Youth Lead The Way to Plastic Bag Ban in Bahamas

Youth Lead The Way to Plastic Bag Ban in Bahamas Image courtesy of bahamasplasticmovement.org

Youth Group Leading The Way to Change

After a youth group decided to step up and take action, The Bahamas are now about to implement a plastic bag ban. The Minister of Environment and Housing, the Honorable Romauld Ferreira, announced plans to put an end to plastic bag use throughout the country after reviewing a unique proposal from the students.

Grassroots Effort

The notion to reduce the use of plastic bags started with a youth delegation named the Bahamas Plastic Movement (BPM). The group of students range in age from 10 to 16 years and they took a serious look at the issue of disposable plastic bags. They gathered data on the use and impact of single-use plastic bags, and eventually with the help of a lawyer, drafted a proposal to regulate the use of plastic bags. The proposal the students put together called for a tax on disposable plastic bags. The intention was to still allow bags but reduce their use.

Change of Plans

BPM submitted their proposal to Ferreira, the Minister of Environment and Housing. Ferreira was in agreement regarding the plastic pollution problem throughout The Bahamas. Ultimately, Ferreira decided to implement a more far-reaching and permanent solution. A plastic bag ban will go into effect to reduce ugly and harmful litter. Additionally, other disposable plastic items, including products made from polystyrene, will also be banned.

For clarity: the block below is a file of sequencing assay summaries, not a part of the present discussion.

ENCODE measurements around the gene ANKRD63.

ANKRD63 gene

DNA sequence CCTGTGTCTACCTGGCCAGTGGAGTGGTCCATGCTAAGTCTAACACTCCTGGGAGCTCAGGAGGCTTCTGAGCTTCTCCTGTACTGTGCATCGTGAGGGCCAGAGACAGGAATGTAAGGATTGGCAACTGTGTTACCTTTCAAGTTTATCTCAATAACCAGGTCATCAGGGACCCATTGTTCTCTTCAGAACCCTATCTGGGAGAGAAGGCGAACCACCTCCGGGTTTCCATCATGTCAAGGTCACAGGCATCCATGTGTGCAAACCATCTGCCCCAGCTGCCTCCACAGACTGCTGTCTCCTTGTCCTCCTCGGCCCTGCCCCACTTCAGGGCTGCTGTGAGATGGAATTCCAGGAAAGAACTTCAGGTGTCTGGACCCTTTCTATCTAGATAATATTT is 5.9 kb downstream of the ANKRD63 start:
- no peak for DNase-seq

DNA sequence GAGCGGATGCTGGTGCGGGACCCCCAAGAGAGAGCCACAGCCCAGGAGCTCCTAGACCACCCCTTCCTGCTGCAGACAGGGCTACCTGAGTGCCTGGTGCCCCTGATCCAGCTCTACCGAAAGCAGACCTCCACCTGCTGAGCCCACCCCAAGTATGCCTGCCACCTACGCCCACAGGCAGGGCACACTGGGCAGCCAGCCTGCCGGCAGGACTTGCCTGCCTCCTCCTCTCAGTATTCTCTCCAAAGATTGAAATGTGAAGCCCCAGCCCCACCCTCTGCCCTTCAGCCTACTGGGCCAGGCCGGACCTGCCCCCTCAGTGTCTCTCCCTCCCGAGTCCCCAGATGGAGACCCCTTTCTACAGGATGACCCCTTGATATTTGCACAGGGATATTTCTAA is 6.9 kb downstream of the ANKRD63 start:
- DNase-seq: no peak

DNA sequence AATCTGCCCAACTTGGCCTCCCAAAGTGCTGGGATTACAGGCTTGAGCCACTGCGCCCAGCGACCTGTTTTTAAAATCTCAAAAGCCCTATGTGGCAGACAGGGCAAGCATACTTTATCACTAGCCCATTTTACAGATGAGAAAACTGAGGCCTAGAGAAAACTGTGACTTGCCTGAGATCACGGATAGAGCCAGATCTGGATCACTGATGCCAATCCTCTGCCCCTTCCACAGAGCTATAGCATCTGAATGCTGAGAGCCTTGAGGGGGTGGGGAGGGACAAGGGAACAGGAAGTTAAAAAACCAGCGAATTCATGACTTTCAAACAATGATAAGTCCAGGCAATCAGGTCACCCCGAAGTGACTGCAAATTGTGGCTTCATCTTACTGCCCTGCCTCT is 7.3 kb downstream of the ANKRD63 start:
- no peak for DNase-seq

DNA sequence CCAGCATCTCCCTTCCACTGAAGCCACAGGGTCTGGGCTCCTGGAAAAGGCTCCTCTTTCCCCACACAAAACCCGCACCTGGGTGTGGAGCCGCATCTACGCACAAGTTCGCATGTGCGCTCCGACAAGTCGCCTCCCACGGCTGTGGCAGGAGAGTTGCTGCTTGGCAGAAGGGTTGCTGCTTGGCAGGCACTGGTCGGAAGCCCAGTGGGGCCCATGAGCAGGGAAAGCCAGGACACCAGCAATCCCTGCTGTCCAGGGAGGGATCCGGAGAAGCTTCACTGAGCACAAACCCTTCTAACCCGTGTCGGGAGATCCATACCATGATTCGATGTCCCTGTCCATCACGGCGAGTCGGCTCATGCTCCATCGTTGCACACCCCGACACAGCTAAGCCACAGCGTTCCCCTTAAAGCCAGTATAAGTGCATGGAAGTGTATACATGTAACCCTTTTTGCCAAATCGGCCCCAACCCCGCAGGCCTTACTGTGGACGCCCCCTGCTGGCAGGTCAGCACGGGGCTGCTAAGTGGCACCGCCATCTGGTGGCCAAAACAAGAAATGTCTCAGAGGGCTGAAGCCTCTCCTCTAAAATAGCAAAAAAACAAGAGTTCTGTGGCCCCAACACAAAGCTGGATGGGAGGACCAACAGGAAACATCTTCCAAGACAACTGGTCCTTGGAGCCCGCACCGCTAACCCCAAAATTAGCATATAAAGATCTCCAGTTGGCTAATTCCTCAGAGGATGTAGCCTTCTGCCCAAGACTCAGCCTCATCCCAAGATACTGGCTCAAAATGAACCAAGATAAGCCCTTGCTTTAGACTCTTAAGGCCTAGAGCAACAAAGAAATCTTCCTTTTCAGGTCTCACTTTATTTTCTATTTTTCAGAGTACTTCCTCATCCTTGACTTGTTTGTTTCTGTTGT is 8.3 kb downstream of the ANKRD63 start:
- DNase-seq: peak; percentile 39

Impact on the Environment

The durability that makes single-use plastic bags convenient for carrying goods home from the store also make them an environmental nuisance. Plastic does not safely breakdown. When discarded plastic bags become stuck in trees or shrubs or float in bodies of water. This litter is harmful to animals and their habitats. Given enough time and exposure to the elements, plastic will break apart into smaller pieces of plastic. This makes the material potentially more dangerous because it is easier for animals to ingest the tiny pieces and introduce plastic into the food chain.

Impact on the Economy

Plastic bag litter poses many serious problems. Possibly the most serious problem for the Bahamas is litter. Plastic bag litter is an eyesore. This island nation pulls in about $8.5 million (U.S.) annually in tourism. Trash on beaches mars the natural beauty and may turn tourists off from visiting the islands. Tourism is a major industry across the entire Caribbean, so if visitors skip the Bahamas due to messy beaches there are other islands they can visit. The Bahamas’ loss will be the gain of other countries.

Plastic Bag Ban Movement Spreads Throughout Caribbean

The Bahamas are also not the first in the Caribbean to implement a plastic bag ban or take steps to reduce the resulting litter. The U.S. Virgin Islands, Guyana and Antigua and Barbuda all have their own version of a plastic bag ban in place. In June 2017 participating retailers in Barbados implemented a voluntary plastic bag fee in an effort to reduce litter. Dominica is considering a Styrofoam ban.

Learn About the Movement

Plastic bag bans are becoming more common in the Caribbean and the entire world. Learn more about the plastic bag ban movement by checking out our map. This interactive map highlights the efforts to pass plastic bag bans and fees throughout the world. From small towns to entire countries people across the globe are interested in doing their part to reduce plastic litter. Find out what your business can do to help reduce plastic bag litter and support the communities with plastic bag bans in place.

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